About a block away from the Central Plaza mall in Udonthani is a sub soi (pictured above) that leads into a market similar to thousands of others throughout the kingdom. It may have a name, it may not; there's certainly no apparent signage and if you didn't look down the narrow soi you may well miss it entirely. Beginning around dawn - an hour some may know as "Oh-dark-thirty" - trucks, tuk-tuks and a variety of wheeled transport begin bringing in the day's produce, meats and assorted foodstuffs for the regulars who live within striking distance of the place.
A woman sets up shop in her market stall in Udonthani
If you've any history in Udonthani you probably still think of the Central Plaza mall as the Charoensri complex, as I tend to, but it's the big mall within an easy walk of the train station and the large night market I shared about two days ago.
Green onions, cabbage, basil, long beans and the likes - about as fresh as it gets
There's an obvious air of familiarity in these local markets; not only among the people who staff the stalls but between many of them and the people who shop there. It's really somewhat of a neighborhood gathering, where conversations and gossip are shared about weather, farming, TV shows, and, of course, local and national news.
The bargaining over prices isn't as colorful or dramatic as you'd see and hear at, say, Jatujak market in Bangkok - but again, people tend to know each other here.
Note the gauze and scotch tape bandage on this butcher's left hand. Ouch.
Suphot, my friend and I had plans for an outing that day, but I knew I had a few hours before my friend would arrive at my hotel and I also figured Pot was still asleep so I showered, dressed and walked the few blocks from the hotel towards the mall to see if I could get some pictures at the market and maybe find a shop selling coffee where I could sit and people watch.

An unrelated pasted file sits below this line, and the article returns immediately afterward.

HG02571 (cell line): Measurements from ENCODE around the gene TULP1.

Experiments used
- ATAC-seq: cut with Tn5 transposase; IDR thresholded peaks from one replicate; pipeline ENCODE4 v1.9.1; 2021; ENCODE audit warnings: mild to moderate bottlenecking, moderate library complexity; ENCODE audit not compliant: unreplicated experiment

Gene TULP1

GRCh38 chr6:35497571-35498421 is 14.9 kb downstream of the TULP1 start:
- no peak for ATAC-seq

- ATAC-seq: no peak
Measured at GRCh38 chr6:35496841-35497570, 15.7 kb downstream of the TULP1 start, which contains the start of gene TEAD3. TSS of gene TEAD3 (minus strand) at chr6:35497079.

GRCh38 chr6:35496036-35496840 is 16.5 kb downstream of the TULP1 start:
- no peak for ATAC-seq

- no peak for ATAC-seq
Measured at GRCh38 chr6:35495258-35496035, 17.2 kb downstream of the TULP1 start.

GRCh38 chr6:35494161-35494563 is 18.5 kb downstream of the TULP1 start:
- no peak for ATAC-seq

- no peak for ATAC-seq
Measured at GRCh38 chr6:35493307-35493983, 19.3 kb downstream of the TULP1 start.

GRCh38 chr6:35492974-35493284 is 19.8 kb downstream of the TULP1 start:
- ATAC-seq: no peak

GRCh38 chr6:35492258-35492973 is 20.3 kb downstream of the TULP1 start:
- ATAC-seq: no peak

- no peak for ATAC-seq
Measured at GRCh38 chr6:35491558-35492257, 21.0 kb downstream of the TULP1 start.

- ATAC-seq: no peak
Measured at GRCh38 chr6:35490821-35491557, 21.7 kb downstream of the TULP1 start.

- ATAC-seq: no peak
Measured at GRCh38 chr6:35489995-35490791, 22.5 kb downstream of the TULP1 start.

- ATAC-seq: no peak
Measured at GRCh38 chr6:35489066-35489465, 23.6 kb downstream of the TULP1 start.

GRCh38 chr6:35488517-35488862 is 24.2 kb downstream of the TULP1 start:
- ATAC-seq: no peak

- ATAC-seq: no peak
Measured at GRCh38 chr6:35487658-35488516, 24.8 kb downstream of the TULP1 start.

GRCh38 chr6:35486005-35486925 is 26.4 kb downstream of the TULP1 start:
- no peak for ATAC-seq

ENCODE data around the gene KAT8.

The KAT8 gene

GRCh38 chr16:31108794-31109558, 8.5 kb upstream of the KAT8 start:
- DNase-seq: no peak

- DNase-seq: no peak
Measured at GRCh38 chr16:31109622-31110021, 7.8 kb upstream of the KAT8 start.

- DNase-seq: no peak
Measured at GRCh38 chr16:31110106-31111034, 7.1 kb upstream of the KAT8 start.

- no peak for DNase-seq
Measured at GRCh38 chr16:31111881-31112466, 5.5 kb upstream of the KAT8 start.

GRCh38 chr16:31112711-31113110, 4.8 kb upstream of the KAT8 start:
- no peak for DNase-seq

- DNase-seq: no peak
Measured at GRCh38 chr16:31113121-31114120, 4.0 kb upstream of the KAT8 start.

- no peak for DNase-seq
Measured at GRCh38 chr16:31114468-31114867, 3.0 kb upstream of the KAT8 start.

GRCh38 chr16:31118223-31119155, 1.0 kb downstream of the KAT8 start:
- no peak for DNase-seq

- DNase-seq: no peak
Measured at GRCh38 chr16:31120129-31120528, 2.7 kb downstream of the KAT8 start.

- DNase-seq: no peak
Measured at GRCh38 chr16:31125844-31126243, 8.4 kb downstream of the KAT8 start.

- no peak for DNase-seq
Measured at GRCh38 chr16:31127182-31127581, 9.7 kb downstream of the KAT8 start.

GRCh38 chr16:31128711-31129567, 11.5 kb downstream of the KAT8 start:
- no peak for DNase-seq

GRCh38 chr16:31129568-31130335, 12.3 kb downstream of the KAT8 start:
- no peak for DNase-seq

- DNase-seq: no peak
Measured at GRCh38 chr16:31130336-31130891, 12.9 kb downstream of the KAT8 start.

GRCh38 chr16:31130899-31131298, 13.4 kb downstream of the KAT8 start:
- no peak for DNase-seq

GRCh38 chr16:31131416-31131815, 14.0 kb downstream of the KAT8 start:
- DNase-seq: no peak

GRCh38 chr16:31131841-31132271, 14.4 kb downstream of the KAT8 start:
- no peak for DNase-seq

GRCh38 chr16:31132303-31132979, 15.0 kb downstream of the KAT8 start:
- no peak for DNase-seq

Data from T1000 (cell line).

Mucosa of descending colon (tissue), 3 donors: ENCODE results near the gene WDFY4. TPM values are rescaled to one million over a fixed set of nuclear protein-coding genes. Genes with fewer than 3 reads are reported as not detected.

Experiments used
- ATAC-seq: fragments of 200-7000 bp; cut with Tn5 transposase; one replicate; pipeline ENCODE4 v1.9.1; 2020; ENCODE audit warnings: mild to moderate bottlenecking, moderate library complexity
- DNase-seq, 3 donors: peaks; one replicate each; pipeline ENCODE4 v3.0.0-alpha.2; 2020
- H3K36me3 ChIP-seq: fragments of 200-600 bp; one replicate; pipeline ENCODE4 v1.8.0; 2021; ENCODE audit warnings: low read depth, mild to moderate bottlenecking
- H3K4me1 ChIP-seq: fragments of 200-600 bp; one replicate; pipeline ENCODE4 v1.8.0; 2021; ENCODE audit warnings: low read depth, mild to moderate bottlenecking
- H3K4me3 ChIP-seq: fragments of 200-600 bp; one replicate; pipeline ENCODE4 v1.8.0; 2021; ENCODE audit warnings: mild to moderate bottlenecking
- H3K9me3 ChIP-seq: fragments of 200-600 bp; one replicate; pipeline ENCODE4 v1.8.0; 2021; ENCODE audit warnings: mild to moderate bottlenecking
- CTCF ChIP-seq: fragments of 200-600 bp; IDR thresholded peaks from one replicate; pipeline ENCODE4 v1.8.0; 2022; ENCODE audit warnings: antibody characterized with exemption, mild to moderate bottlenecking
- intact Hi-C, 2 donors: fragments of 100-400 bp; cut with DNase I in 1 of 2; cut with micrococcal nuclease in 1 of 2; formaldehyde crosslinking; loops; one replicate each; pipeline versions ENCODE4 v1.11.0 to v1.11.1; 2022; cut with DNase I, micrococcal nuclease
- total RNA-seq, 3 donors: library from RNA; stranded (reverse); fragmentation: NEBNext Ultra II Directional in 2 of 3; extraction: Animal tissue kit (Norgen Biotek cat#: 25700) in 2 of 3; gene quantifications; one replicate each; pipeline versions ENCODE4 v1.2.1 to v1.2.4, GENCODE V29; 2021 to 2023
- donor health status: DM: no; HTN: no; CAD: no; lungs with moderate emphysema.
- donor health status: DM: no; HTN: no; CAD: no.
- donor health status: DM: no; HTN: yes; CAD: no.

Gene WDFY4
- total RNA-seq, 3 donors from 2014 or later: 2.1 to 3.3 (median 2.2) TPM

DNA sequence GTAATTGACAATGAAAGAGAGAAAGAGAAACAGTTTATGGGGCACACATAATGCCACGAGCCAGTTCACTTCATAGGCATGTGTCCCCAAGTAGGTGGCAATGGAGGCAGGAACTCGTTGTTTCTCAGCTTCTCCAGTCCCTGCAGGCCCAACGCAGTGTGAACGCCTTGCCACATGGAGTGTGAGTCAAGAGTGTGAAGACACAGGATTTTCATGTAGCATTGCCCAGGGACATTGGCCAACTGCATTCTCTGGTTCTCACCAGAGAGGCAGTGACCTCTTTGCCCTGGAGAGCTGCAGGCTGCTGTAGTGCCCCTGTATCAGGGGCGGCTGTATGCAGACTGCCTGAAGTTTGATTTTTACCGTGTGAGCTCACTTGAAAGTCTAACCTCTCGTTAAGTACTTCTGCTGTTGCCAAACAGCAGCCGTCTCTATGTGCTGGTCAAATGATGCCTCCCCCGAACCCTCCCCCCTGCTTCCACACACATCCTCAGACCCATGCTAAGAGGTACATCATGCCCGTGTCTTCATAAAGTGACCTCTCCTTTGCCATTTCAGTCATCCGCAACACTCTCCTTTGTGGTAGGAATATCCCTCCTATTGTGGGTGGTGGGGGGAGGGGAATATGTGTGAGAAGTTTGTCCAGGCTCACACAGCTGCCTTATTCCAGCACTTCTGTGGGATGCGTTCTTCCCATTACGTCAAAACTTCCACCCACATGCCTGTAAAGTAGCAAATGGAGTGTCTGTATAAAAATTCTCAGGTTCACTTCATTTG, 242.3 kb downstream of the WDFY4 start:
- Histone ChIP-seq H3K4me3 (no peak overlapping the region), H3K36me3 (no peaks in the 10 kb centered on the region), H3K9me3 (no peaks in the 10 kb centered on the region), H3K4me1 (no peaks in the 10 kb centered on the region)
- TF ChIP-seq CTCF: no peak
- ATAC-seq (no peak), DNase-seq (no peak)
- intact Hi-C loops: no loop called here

Fresh mushrooms, daikon, long beans and chilis
The market was more or less already set up and buzzing by the time I arrived about 07:00; people were carrying bags with their purchases out as I was walking in along the umbrella- and awning-lined entrance soi, but the familiar sights and smells were as comforting as the Isaan music that was rising from several boom boxes; joining together as their sounds bounced off the high metal and canvas roof above.
It's times like these that I somewhat regret not investing enough time to learn (and retain) more of the Thai language, but there's the entertainment factor of being the visiting farang in a distinctly native place, too. While there are times in life where being pointed out by a group as an outsider can be a sweaty situation, this isn't one of them; I enjoy seeing people pointing me out to each other and being the novelty as the Big Pink Guy. It often provides an opening to say good day, compliment a mother on her cute baby, share a smile and take a picture - all things I find rewarding, myself.
In addition to the poultry, pork and beef for sale there's always fish and shell fish on display, too. Having some professional knowledge of food handling and preparation it always makes me wonder just how the locals manage to deal with the the bacteria (and worse) that comes from, say, fresh shrimp getting "hot," as it's known in the trade, but it's all in the genes and what their bodies/systems are used to, I know.
Fresh crab, more or less properly iced
Shrimp at what would be $6US/Kg, or about $2.75/Lb - VERY cheap.
Some of you may remember the temple offerings in Lopburi, and the pig heads that "smiled" up from their plates beneath the sticks of incense - here are some ready to dish up and take to the temple, if you'd care to.
... and chicken, ready for the grill or cooking pot...
I spent so much time wandering, taking pictures and "visiting" with people that I never did get coffee that morning, but I did get back to the hotel in time to get a little later breakfast and prepare for the day's planned trip to Phu Phrabat historical park.
That's going to be next up in part 19.